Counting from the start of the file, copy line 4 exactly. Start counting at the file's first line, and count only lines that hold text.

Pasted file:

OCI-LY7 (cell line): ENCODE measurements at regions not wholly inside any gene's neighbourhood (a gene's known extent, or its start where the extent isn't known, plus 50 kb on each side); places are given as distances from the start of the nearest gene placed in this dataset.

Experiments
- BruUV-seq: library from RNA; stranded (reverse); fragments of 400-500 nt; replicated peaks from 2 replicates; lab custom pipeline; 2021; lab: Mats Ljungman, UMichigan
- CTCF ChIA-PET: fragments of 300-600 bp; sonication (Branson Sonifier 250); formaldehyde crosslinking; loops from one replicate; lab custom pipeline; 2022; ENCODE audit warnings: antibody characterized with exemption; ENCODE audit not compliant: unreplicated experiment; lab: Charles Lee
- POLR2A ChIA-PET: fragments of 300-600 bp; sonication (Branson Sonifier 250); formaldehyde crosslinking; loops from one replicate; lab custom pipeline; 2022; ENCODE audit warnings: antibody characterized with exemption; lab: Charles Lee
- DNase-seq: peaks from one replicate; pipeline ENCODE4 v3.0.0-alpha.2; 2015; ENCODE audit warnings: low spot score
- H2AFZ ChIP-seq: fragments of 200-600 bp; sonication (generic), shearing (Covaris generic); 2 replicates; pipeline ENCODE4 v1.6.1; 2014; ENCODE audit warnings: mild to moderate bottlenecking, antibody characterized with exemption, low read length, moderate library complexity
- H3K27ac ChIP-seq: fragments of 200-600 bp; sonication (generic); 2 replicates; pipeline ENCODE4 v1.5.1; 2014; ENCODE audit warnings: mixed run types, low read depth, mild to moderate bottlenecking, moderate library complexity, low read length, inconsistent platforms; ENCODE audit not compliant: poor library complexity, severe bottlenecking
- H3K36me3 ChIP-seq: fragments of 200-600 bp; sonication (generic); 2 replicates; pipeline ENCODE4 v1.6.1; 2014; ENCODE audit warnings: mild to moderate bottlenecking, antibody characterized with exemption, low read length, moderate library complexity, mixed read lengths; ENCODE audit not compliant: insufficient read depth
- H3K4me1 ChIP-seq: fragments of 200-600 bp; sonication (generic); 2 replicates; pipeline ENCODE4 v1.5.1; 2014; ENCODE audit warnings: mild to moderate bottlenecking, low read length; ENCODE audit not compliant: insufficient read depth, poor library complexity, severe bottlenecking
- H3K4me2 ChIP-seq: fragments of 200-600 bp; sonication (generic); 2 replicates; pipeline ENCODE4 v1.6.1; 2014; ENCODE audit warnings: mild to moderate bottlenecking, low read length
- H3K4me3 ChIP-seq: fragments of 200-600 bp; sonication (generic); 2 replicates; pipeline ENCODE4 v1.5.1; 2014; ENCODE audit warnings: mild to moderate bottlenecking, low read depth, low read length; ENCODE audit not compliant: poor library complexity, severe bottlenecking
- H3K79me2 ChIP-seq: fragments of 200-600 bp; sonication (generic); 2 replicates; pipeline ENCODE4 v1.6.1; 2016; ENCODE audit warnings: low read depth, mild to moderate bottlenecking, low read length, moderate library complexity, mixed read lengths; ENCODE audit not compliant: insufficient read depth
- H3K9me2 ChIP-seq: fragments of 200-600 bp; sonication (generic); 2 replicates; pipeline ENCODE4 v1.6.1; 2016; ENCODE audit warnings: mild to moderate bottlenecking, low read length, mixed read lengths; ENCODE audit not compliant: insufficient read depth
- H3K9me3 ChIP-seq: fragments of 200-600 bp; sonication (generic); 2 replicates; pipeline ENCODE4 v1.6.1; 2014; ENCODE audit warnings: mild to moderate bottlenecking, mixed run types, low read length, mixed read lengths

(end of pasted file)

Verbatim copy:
- CTCF ChIA-PET: fragments of 300-600 bp; sonication (Branson Sonifier 250); formaldehyde crosslinking; loops from one replicate; lab custom pipeline; 2022; ENCODE audit warnings: antibody characterized with exemption; ENCODE audit not compliant: unreplicated experiment; lab: Charles Lee